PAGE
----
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Cypriot people retain strong family links with grandparents often living with the family (and being cared for by children and grandchildren as they grow older). There is a general tradition of deference towards authority which is often dictated by age, and as a mark of respect it is not usual to call anyone by their first name until they invite you to do so.
Greek Cypriots are generally Christian, and Turkish Cypriots generally Muslim. It's customary to shake hands when meeting or greeting a Cypriot person, but bear in mind that strict Turkish Cypriots may not greet or interact with women to the same extent that Christian men do. If eating with Cypriot people, observe strict etiquette, such as waiting to be seated and refraining from eating until the host has been served. In social settings the eldest attendee is usually the priority for seating and service. Use your right hand to pass food across the table, eat with a knife and fork and ensure you finish the food on your plate.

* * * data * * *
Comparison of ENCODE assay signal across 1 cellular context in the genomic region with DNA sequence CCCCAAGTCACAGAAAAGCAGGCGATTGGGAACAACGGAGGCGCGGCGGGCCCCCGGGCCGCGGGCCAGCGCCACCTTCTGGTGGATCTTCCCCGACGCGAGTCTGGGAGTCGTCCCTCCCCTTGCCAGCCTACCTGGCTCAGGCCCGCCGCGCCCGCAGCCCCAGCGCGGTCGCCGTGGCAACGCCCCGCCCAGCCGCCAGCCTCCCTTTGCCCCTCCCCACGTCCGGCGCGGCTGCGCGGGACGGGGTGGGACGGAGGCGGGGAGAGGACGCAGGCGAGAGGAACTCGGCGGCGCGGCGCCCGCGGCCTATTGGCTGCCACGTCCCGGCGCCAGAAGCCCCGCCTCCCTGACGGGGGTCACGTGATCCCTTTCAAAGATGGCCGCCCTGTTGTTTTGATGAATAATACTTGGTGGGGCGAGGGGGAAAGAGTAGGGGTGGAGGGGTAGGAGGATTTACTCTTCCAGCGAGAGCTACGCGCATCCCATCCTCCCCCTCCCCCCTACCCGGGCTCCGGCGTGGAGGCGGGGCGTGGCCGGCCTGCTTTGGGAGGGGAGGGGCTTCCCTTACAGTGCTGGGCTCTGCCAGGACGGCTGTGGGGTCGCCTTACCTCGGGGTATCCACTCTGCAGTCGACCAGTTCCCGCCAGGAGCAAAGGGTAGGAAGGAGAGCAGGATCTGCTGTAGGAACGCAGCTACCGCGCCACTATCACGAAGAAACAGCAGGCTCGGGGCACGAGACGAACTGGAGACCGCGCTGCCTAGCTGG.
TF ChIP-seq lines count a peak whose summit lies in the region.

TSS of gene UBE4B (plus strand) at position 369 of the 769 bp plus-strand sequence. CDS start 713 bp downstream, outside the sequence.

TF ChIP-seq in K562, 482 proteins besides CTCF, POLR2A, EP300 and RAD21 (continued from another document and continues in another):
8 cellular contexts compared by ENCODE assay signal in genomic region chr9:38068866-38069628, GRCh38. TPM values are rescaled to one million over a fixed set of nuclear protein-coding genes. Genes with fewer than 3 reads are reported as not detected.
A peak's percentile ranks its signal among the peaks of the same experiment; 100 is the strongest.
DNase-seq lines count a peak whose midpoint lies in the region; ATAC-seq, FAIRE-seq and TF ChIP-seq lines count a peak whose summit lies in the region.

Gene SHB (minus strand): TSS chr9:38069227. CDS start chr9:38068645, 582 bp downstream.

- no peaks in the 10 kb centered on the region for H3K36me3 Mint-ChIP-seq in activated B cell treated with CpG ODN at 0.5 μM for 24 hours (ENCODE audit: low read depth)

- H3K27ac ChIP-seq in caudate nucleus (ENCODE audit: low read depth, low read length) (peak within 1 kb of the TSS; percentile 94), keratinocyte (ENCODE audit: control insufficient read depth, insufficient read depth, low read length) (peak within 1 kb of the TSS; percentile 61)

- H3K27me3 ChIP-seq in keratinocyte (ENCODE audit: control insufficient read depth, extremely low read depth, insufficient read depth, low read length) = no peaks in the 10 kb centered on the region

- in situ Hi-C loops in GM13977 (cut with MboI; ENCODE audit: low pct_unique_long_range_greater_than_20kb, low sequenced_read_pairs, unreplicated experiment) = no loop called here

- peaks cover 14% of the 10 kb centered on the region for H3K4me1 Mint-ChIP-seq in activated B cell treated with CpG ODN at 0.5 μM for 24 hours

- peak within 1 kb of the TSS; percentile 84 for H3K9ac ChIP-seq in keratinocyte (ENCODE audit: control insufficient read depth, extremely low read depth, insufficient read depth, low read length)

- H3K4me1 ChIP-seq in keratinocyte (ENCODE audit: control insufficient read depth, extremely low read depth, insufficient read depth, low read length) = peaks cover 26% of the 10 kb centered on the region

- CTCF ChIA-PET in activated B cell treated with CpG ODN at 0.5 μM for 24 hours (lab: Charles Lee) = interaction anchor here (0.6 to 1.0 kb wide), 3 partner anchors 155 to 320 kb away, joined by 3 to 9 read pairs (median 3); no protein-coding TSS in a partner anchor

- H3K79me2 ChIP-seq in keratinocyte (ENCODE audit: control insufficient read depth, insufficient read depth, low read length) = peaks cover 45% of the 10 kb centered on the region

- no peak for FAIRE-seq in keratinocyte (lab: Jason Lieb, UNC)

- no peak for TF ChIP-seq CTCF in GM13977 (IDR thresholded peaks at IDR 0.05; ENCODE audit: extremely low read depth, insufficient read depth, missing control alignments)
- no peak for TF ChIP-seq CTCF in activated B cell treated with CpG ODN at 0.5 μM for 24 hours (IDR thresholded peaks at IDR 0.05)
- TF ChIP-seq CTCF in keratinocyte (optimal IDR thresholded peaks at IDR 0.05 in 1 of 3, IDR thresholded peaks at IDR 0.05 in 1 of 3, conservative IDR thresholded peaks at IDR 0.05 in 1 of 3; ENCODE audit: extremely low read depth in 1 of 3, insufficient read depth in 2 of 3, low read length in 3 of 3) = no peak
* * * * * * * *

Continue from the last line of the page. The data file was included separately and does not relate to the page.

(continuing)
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Since January 2008 the official currency in Cyprus has been the Euro which replaced the Cypriot Pound. Cypriot Euro notes feature images of local churches, mosques, turtles and pottery. Some Turkish areas in northern Cyprus still use the Turkish Lira.